April 27, 2010
Insurance Contracts: Two Duty to Defend Cases
On April 5, 2010, the Ninth Circuit ruled in favor of Hyundai in Hyundai Motor America v. National Union Fire Ins. Co. of Pittsburgh. The case followed a patent infringement judgment against Hyundai after it placed features on its website. In 2005, Orion IP, LLC sued Hyundai and 19 other car manufacturers for their "build your own vehicle" and parts catalogue features. Orion holds a patent for electronic methods that generate customized product proposals for potential automobile purchasers. Hyundai sought a defense from its insurers, claiming that Orion's suit was covered under the "advertising injury" clause in its contract with National Union. National Union refused to provide a defense, and Hyundai eventually was found liable to Orion for $34 million in damages.
Hyundai then filed suit against its insurer. The district court granted summary judgment to National Union, finding among other things, that patent infringement is not an "advertising injury" as defined in the policy. The Ninth Circuit reversed. Hyundai claimed that Orion's claims fell under the contractual provision obligating National Union to defend Hyundai against claims alleging the "misappropriation of advertising ideas." The Ninth Circuit first found that the challenged features constituted "advertising" for the purposes of California law. Next, the Ninth Circuit found that while California courts had in the past rejected claims that patent infringements constituted advertising injuries, they had done so through a fact specific inquiry, acknowledging that infringement of a patented advertising method could constitute misappropriation of advertising ideas. Finally, because the court found that the "build your own" feature was itself an infringement of Orion's patent, the use of the feature caused Orion's harm. The court thus found a direct causal connection between the advertisement and the advertisement injury.
Meanwhile, on the same day, the Seventh Circuit decided that Ace American Insurance Company had no duty to defend RC2, the manufacturer of the Thomas & Friends toys, against class action lawsuits alleging negligence in connection with use of lead paint on RC2 toys that had been recalled. The case is Ace American Insurance Co. v. RC2 Corp., Inc.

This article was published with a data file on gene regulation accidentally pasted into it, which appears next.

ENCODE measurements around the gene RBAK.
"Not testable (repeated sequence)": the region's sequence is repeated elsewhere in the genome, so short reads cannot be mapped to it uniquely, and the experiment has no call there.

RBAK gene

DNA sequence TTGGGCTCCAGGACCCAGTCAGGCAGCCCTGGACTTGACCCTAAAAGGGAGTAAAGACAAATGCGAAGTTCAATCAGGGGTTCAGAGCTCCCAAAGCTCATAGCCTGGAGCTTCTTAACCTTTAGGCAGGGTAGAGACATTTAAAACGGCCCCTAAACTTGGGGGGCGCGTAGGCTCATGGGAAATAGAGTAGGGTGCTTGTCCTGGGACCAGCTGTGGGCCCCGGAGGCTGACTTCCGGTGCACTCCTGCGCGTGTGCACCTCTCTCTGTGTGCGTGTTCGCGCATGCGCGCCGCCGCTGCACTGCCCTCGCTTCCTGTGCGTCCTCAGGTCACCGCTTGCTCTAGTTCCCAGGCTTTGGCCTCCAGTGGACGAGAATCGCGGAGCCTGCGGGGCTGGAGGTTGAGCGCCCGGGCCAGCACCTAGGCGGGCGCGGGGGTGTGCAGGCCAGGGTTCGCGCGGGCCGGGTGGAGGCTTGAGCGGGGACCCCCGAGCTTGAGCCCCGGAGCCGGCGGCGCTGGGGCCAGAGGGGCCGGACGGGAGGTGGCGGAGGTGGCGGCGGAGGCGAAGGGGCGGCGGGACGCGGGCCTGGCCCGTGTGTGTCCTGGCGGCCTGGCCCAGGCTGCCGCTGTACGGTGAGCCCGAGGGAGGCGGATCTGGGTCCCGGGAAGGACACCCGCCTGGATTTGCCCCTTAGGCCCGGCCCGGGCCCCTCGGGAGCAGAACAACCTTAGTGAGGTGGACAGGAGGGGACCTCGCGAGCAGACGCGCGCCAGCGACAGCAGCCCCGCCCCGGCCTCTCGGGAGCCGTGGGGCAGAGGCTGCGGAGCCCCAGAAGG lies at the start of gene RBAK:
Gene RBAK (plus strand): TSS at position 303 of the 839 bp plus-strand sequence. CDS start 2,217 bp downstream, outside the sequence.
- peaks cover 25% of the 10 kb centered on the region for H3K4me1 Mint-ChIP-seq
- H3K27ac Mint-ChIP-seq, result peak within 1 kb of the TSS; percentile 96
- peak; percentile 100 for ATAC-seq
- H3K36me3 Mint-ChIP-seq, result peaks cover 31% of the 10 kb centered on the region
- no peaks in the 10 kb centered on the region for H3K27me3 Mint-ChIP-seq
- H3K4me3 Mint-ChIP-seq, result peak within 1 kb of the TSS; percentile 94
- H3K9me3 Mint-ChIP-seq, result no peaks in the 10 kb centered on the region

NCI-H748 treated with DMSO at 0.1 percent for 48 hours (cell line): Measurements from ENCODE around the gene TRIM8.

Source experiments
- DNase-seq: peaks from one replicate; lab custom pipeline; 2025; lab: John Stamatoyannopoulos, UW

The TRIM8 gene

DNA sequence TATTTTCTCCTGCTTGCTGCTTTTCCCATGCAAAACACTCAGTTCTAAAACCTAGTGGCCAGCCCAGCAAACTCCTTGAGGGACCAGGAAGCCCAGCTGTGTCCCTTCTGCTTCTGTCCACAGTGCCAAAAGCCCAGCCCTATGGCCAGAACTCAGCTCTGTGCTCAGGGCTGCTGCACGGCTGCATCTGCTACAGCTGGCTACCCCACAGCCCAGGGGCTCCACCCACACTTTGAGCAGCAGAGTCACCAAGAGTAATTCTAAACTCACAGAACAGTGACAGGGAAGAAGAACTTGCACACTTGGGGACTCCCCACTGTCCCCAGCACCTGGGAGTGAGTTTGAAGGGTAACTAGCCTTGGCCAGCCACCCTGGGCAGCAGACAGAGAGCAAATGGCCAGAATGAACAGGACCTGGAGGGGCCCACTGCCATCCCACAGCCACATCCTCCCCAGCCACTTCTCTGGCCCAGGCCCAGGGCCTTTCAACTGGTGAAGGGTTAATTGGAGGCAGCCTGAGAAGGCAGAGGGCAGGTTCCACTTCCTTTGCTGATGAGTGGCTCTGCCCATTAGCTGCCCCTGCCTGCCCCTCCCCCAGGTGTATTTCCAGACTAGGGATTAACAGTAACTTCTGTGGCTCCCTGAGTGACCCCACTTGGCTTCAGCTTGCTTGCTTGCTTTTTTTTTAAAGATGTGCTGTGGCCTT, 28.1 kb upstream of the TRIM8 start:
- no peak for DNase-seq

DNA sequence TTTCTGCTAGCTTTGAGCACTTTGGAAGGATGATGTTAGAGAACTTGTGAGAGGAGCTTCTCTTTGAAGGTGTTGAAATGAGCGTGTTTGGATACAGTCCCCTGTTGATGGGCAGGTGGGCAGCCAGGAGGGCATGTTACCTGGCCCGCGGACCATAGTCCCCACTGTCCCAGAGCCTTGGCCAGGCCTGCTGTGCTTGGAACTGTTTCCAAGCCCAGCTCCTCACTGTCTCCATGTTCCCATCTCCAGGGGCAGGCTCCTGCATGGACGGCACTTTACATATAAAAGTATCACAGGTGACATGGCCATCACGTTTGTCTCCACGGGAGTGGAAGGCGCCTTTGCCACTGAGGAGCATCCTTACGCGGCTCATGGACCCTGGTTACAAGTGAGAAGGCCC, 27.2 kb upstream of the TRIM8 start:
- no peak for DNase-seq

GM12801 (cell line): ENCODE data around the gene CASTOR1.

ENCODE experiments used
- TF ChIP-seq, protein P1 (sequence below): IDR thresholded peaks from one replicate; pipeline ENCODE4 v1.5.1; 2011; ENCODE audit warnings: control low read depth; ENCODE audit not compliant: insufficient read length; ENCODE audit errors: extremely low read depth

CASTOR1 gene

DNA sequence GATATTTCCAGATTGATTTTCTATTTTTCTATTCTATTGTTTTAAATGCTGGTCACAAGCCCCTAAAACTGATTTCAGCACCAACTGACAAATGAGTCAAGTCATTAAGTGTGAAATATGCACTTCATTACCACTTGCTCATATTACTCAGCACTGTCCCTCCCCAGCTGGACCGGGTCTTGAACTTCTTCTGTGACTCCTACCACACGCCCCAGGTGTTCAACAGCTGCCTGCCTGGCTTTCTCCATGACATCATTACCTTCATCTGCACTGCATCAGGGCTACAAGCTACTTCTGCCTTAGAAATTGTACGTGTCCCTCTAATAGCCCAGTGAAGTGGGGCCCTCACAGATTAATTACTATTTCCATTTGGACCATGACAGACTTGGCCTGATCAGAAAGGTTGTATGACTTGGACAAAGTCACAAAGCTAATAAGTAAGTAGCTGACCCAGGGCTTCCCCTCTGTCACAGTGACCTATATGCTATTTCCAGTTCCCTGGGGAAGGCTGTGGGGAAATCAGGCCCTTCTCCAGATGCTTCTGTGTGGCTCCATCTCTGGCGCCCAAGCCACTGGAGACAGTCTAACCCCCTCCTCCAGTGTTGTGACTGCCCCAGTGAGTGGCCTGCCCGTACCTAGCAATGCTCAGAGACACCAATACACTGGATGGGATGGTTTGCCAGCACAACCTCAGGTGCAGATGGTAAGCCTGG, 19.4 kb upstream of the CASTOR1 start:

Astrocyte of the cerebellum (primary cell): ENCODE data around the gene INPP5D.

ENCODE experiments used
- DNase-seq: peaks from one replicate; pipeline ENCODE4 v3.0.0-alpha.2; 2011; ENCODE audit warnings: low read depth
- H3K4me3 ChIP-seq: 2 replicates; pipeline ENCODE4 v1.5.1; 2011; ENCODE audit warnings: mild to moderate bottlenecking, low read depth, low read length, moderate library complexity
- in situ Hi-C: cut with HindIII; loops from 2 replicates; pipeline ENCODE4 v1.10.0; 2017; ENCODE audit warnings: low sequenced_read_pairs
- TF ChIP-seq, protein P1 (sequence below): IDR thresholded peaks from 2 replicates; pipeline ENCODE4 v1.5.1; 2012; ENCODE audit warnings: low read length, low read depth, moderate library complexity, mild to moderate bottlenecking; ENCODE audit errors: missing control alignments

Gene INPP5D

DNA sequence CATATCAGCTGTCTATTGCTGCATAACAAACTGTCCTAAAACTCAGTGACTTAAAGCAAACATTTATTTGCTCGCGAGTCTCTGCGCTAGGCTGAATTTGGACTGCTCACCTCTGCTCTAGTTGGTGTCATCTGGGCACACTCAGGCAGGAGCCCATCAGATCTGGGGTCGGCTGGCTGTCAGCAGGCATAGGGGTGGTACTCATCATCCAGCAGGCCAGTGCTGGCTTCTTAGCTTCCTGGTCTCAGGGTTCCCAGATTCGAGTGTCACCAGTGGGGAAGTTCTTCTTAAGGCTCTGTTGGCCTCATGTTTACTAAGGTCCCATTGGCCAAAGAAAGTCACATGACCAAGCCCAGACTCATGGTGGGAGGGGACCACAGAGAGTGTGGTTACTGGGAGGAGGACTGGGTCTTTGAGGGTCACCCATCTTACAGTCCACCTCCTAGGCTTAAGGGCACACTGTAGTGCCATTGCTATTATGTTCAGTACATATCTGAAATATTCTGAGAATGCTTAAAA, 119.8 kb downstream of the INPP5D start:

In this case, the policies in question excluded coverage for occurrences that took place within the United States. The district court nonetheless rules that Ace had a duty to defend RC2 based on the theory that the policies extended coverage to injuries that occurred in the U.S. but were caused by negligence in the product's manufacture that occurred abroad. The Seventh Circuit found that Illinois law does not permit such an extension of coverage where the policy exclusion is clear and thus reversed the district court.
RC2 had separate insurance to deal with domestic occurrences. Unfortunately for RC2, those policies had a lead paint exclusion. RC2 thus had to turn to its international insurer. The Seventh Circuit held that under Illinois law "an accident occurs when and where all the factors come together at once to produce the force that inflicts injury and not where some antecedent negligence takes place." Since the plaintiffs in the underlying litigation all alleged injury from exposure to lead paint in the United States, the claims clearly were not covered under RC2's policy with Ace.
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